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G7 foreign ministers blame Russia for worsening global hunger crisis

BERLIN: The foreign ministers of the G7, the world’s leading industrial nations, have blamed Russia for worsening the global hunger crisis and called on Moscow to un-block the Ukrainian Black Sea ports for food exports.

“All G7 sanctions include exemptions to allow Russian food and agricultural products to get to global markets,” the ministers said in a statement issued by the German Foreign office on Friday, rejecting Russia‘s “false narrative and disinformation on sanctions.”

Russia‘s continued war on Ukraine is exacerbating food insecurity, “including by blocking the Black Sea, bombing grain silos and ports, and damaging Ukraine‘s agricultural infrastructure,” the statement said.

The foreign ministers met at a conference on food security in Berlin ahead of the G7 summit at southern Germany‘s Elmau castle on June 26-28.

German Foreign Minister Annalena Baerbock had earlier called on the international community to increase its efforts in the fight against the worsening hunger crisis in many parts of the world.

Speaking at the conference, she said that “more than €44 billion ($46.4 billion) will be needed this year, of which only half has been accounted for so far.”

Baerbock said that the situation is drastic, with 345 million people at risk of suffering from food scarcity.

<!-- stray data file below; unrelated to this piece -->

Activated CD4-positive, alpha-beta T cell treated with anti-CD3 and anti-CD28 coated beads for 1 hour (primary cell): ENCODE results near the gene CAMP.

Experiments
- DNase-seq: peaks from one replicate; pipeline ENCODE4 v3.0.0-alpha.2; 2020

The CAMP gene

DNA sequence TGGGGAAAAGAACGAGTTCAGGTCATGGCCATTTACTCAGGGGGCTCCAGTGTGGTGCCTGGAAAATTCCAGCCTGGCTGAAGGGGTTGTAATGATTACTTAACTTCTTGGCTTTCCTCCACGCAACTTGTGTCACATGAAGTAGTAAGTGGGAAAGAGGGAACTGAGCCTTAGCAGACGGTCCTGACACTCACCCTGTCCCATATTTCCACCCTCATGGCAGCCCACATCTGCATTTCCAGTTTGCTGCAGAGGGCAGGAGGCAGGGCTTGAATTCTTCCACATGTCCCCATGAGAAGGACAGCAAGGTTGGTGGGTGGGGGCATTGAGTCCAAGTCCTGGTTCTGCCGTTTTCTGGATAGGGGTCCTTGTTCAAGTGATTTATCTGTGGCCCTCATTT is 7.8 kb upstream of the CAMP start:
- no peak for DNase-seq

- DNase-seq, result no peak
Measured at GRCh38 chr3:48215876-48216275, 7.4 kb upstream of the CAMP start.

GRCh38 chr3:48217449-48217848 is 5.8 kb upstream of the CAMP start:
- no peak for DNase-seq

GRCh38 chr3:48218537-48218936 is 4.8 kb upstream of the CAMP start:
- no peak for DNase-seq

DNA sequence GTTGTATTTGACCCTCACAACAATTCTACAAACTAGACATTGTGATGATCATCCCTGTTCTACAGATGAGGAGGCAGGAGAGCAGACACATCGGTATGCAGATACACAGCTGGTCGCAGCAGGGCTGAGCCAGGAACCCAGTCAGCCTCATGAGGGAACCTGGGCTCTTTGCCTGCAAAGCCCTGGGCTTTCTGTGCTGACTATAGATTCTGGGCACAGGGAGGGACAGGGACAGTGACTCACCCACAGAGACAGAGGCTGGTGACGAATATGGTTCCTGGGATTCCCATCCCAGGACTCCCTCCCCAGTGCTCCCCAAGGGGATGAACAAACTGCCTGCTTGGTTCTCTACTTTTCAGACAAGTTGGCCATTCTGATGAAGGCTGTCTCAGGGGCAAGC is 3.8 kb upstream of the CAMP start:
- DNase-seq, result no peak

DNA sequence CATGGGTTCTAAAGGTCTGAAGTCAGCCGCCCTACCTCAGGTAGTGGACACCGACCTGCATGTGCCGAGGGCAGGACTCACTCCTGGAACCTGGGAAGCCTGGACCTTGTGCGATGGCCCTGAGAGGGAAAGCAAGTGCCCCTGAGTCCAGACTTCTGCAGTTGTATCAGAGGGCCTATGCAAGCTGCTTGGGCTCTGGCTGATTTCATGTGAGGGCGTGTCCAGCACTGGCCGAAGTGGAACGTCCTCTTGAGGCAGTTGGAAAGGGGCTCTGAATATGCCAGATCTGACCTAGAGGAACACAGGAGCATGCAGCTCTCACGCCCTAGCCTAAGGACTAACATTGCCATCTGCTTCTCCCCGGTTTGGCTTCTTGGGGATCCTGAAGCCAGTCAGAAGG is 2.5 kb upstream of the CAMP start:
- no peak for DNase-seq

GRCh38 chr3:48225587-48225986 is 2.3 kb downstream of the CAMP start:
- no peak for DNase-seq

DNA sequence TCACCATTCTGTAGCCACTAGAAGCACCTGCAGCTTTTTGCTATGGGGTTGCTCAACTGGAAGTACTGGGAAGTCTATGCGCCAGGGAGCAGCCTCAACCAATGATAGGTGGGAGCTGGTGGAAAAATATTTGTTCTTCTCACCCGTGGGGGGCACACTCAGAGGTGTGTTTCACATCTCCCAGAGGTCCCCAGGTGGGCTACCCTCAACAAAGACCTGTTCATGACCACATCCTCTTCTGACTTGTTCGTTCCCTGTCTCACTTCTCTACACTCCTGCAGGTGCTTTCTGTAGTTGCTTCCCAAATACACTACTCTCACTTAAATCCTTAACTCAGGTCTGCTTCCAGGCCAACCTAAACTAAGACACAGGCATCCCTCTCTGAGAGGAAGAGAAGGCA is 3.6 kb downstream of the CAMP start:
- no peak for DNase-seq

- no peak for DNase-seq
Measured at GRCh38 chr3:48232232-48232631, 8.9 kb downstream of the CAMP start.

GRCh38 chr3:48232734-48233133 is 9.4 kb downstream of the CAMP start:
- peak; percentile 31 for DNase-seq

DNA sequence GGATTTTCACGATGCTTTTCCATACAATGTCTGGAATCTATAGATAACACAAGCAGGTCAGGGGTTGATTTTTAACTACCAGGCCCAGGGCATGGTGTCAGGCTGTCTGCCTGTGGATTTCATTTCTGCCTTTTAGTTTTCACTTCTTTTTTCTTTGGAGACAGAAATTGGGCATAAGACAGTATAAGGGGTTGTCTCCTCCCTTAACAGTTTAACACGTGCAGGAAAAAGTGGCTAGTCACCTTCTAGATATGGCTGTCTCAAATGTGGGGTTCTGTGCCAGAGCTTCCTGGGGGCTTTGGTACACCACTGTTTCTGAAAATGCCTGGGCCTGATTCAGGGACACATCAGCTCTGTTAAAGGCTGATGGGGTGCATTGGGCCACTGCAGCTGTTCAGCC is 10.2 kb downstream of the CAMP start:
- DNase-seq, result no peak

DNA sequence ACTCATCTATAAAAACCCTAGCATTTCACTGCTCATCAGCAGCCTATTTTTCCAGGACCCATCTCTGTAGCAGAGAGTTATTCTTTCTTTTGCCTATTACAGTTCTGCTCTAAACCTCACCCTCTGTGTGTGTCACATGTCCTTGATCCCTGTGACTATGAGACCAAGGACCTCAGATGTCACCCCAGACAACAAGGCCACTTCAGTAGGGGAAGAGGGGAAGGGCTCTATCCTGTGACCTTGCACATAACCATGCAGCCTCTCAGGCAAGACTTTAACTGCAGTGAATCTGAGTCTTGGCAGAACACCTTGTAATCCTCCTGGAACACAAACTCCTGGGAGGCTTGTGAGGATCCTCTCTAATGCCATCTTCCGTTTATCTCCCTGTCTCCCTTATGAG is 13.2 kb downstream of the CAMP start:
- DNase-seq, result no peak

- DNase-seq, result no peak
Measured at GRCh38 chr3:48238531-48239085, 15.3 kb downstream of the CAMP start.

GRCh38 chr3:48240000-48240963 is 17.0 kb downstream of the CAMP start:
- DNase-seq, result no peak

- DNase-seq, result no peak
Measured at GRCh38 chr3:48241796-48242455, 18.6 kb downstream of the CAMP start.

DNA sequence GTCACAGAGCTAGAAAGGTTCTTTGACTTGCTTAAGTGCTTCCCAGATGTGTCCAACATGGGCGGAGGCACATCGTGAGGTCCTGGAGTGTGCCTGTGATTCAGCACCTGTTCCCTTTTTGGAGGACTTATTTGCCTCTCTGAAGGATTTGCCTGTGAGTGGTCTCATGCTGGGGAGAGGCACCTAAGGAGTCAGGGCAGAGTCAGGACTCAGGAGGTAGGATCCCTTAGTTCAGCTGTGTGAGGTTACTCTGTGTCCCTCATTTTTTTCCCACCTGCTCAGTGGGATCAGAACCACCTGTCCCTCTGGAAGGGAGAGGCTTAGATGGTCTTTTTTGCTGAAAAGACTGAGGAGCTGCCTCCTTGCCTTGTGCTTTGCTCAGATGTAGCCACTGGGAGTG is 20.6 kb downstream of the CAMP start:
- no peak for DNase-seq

“It is a hunger crisis that is looming over us like a life-threatening wave,” she said.

The reasons were partly to do with climate change and the Covid-19 pandemic, she said, “but only with Russia’s invasion of Ukraine did the wave become a tsunami.”

Baerbock accused Russia of using hunger “as a weapon” and “taking the whole world hostage.”

German Development Minister Svenja Schulze and Agriculture Minister Cem Özdemir were also present at the conference, along with around 50 delegations and roughly 40 ministers. US Secretary of State Antony Blinken also made the trip to Berlin to attend.

Schulze said that around 400 million people across the world rely on food from Ukraine. Not only have the deliveries from Ukraine stalled, the higher prices for food and energy on account of the war are hurting many more countries.

“It is always the poorest who suffer the most,” she said. The government will supply a further €4 billion this year to fight hunger, she added.

Schulze also emphasized the importance of avoiding future food shortages with more sustainable practices. Planting more resilient and climate-adapted crops such as millet in developing countries, greater local storage capacities and more regional trade will be necessary, she said.

Özdemir criticized the “multidimensional warfare” of Russian President Vladimir Putin. He said Russia was trying to defeat Ukraine militarily, wage a war of hunger against the global south, and a war of energy against the European Union.

“That is why today’s message is also: We will not be cowed by Putin,” Özdemir said.






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